Another casualty was Sam's brother Kyle (Kyle Switzer). Only appearing in the first two episodes, the character and the actor were unnecessary annoyances who only cluttered the playing field. In fact, it was for that very reason Tara, Michele, and Kevin removed a principal character from the script just before shooting on the pilot began. The role of The Devil was originally much smaller, with much of the action being handled by Sam's demon liaison. But unable to find a character to suit the role (despite Kyle Gass' knockout audition) and the talent of Ray Wise already on hand, they wound up combining the two, creating a much stronger character and in turn a more dangerous show. As several characters are quick to point out, Sam isn't just any ordinary imprisoned soul forced to do the Devil's bidding. He bypasses every level of subterranean bureaucracy and deals only with the big man himself, which provides the series with one of its greatest strengths. Just when you start to get comfortable with the charming comedic setup of Sam and his boss, the writers turn around and slap you in the face with some real life nastiness. Allegiances are broken, collateral damage is suffered, and lives are lost in some rather unpleasant ways. Now, while we've yet to experience a JJ Abrams moment with one of the principal cast, that prospect is a very real possibility.
But good characters alone cannot sustain a series. They need conflict to thrive, and while the "monster of the week" template used by almost every sci-fi/paranormal series in television history is necessary for establishing a show's ground rules, by Episode Five ("What About Blob") it had already worn painfully thin, making you wonder how much longer they could keep the concept going. Thankfully, three episodes later ("The Cop"), Reaper's universe grew deeper. By expanding the role of Gladys (Christine Willes, Dead Like Me), their DMV go-to ghoul, and introducing a new love interest for Sam (Jessica Stroup, 90210), who may or may not be The Dark Lord's daughter, we begin to peel back the onion and see just how far reaching an influence the Dark Lord has on their daily lives.
Fast forward three months and the show returns from The Strike with character development moving fast and furious, thanks to the show's original 13 episode commitment being expanded to 18. Old romances rekindle and new relationships develop…for better or worse. The boys rent a condo and bond with their neighbors who will end up having a profound impact on their future. The veil between dimensions becomes more transparent, glimpsing a growing war between Hell and Hell-on-Earth, the first of many reveals which may set up the series up as the next Buffyverse, if the fans choose to latch onto it. And let's hope they do.
Presented in standard definition 1.78:1 anamorphic widescreen, those of you spoiled by HD may find the image a bit soft for your liking. But, like most shows shot in Vancouver, there's an inevitable wet, grey feel to it all. Scenes inside The Bench as well as several local bars and nightclubs are the most colorful, especially those taking place around the various holidays. Those are balanced out by a fair number of night shoots, where you tend to lose clarity and some of the action amid the darkness. As with many of these genre shows, avoid watching them in bright daylight. The Dolby 2.0 stereo track is serviceable with clear dialogue and well balanced mix of yet another brilliant David Schwartz underscore and the show's many effects driven battle scenes. Trust me, it'll leave you wondering how much a 5.1 surround track would enhance the experience. The packaging leaves a bit to be desired as well. 18 episodes with static menus, spread over five discs, in a bulky amaray flip case, with a clear plastic sleeve whose corners will inevitably crack…not exactly a home run. Slim pack probably would have been a wiser choice, but that's me nitpicking.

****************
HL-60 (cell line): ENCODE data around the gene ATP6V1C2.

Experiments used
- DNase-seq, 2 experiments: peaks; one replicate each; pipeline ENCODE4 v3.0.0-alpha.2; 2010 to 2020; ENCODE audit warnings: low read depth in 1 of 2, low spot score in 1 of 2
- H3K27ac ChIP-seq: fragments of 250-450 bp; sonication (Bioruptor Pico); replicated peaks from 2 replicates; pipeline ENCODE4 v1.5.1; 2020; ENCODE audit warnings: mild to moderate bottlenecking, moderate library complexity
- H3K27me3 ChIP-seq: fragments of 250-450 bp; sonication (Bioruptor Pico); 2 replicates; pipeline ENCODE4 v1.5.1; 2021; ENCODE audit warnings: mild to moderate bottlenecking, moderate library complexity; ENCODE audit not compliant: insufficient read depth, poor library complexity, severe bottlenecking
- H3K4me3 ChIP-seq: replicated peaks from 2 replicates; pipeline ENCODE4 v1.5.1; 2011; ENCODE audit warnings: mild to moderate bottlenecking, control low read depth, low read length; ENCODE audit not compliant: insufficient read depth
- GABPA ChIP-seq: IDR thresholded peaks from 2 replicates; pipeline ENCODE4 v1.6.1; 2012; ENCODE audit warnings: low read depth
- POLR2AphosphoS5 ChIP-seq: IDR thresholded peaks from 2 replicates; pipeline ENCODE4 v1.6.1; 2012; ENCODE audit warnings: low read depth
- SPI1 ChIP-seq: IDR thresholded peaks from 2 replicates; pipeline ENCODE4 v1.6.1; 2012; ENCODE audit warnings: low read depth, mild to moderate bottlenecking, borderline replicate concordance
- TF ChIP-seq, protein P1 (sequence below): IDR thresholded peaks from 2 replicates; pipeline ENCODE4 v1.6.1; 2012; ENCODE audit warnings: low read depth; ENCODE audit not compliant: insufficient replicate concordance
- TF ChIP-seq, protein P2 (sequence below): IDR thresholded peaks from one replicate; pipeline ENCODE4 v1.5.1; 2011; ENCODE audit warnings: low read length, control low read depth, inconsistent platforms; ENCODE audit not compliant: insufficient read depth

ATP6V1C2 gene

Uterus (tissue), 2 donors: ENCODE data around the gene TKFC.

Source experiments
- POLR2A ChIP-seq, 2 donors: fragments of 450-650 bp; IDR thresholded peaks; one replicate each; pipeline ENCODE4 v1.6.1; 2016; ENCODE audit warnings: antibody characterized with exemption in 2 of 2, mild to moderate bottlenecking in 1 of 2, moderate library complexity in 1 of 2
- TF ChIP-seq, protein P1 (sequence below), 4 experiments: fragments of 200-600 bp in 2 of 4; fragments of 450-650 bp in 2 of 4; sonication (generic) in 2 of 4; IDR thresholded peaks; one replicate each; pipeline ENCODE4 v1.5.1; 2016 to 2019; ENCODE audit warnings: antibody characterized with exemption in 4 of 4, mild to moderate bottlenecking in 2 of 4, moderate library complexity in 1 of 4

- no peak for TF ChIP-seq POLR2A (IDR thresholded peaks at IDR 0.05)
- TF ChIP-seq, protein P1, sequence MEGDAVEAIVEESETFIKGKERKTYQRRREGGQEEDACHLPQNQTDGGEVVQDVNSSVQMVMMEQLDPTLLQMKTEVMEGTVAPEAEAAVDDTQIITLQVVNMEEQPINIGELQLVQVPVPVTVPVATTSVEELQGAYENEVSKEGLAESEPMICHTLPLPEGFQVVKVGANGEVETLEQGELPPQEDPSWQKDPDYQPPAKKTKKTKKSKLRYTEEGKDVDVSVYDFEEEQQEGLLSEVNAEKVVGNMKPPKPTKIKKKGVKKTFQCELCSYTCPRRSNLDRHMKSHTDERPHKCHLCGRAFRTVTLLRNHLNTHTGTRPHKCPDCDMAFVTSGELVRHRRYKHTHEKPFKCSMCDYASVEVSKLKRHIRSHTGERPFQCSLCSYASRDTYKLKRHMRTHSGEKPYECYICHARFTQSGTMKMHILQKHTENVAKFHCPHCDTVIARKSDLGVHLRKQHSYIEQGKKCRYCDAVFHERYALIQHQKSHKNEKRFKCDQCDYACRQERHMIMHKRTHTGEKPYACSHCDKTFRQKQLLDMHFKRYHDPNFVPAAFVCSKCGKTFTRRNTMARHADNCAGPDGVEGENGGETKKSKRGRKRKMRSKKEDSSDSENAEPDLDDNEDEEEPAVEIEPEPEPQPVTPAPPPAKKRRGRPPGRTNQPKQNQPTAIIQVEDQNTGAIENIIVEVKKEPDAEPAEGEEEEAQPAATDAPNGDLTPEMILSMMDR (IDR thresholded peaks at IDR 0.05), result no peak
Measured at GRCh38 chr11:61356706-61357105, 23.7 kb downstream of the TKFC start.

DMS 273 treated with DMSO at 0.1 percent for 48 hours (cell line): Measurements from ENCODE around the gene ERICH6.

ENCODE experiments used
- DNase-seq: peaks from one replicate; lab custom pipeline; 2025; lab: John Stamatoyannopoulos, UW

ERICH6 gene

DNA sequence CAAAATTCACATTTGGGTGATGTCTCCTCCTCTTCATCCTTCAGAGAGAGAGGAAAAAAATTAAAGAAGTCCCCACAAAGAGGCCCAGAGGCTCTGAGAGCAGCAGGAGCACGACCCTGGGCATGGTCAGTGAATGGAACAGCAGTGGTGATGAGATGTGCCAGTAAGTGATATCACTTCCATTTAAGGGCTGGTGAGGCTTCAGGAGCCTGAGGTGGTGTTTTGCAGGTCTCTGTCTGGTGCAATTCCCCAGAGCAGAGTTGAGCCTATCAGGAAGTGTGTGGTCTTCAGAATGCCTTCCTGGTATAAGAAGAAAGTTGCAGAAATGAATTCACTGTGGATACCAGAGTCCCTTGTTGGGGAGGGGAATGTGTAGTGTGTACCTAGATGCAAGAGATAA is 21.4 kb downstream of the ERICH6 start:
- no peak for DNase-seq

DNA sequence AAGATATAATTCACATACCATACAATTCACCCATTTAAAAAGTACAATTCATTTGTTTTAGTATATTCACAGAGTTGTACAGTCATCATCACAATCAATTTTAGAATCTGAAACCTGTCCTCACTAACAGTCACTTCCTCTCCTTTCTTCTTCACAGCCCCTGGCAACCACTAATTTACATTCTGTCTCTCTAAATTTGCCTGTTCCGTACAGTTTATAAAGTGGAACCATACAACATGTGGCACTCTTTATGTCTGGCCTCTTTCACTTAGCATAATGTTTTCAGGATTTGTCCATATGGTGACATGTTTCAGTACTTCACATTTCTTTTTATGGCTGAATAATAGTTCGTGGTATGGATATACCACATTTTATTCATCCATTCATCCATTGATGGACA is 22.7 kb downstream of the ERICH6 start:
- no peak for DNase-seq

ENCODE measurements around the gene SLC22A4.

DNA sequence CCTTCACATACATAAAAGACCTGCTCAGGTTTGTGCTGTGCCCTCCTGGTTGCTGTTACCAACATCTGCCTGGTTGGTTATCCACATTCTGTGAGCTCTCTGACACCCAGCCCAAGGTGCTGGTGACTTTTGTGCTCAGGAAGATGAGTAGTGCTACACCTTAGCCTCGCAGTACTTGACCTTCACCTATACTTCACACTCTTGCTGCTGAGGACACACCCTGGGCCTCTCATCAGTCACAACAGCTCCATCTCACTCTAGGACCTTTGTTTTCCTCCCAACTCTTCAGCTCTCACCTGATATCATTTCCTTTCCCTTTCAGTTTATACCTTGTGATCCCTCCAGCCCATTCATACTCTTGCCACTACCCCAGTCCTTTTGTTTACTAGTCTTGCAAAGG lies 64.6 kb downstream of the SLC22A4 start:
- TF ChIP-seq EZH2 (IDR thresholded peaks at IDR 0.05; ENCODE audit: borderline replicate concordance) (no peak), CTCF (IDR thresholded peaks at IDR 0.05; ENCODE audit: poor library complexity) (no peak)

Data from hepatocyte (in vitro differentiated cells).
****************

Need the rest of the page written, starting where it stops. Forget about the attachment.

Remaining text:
The bonus materials are the real disappointment, but not entirely unexpected for a rookie series on the bubble. One hopes the production team will spend a bit more time capturing behind the scenes material for Season Two, because what we're offered here isn't much of anything. Co-creators Tara, Michele, and producer Deb sit down together for an audio commentary on the pilot episode, providing a wealth of development information. Although, if you want a more down an dirty take on the pilot, I strongly suggest listening to Kevin Smith describe his experience to producing partner Scott Mosier during Episode 8 of their show Smodcast (see the link in our sidebar). Seven minutes of Deleted Scenes don't really do anything to enhance the characters or the storylines, and the Gag Reel doesn't provide much in the way of real laughs. That's it. What you're really shelling out the bucks for is the series itself, which is worth the investment if you promise to share the joy with family, friends, and complete strangers. It's all part of Jerry's "Convert a viewer, earn a Get-Out-of-Hell-Free card" program.
Sitting down and watching the series in marathon fashion makes one appreciate Reaper all the more. The ensemble chemistry was there from the start, but raising the stakes by introducing recurring characters like Sara (Lucy Davis, Dawn on BBC's The Office) and Tony & Steve (MTV's The State veterans Ken Marino and Michael Ian Black), while bringing Andi deeper into the fold, only serves to provide audiences with a richer experience. Thankfully, despite its low visibility, The CW picked up the show for a second season, with yet another 13 episode commitment. While there's no confirmed premiere date, 75% of the season is already in the can, waiting in the wings as an eager mid-season bench player. The challenge now is to make good on the promises offered up by its enticing freshman year. And if what Ray Wise tells TV Verdict holds true, Year Two should be one hell of a ride.
Reaper is on a highway to Hell with no sympathy for this devil…and we're lovin' every minute of it.
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Scales of Justice
• Audio Commentary on Pilot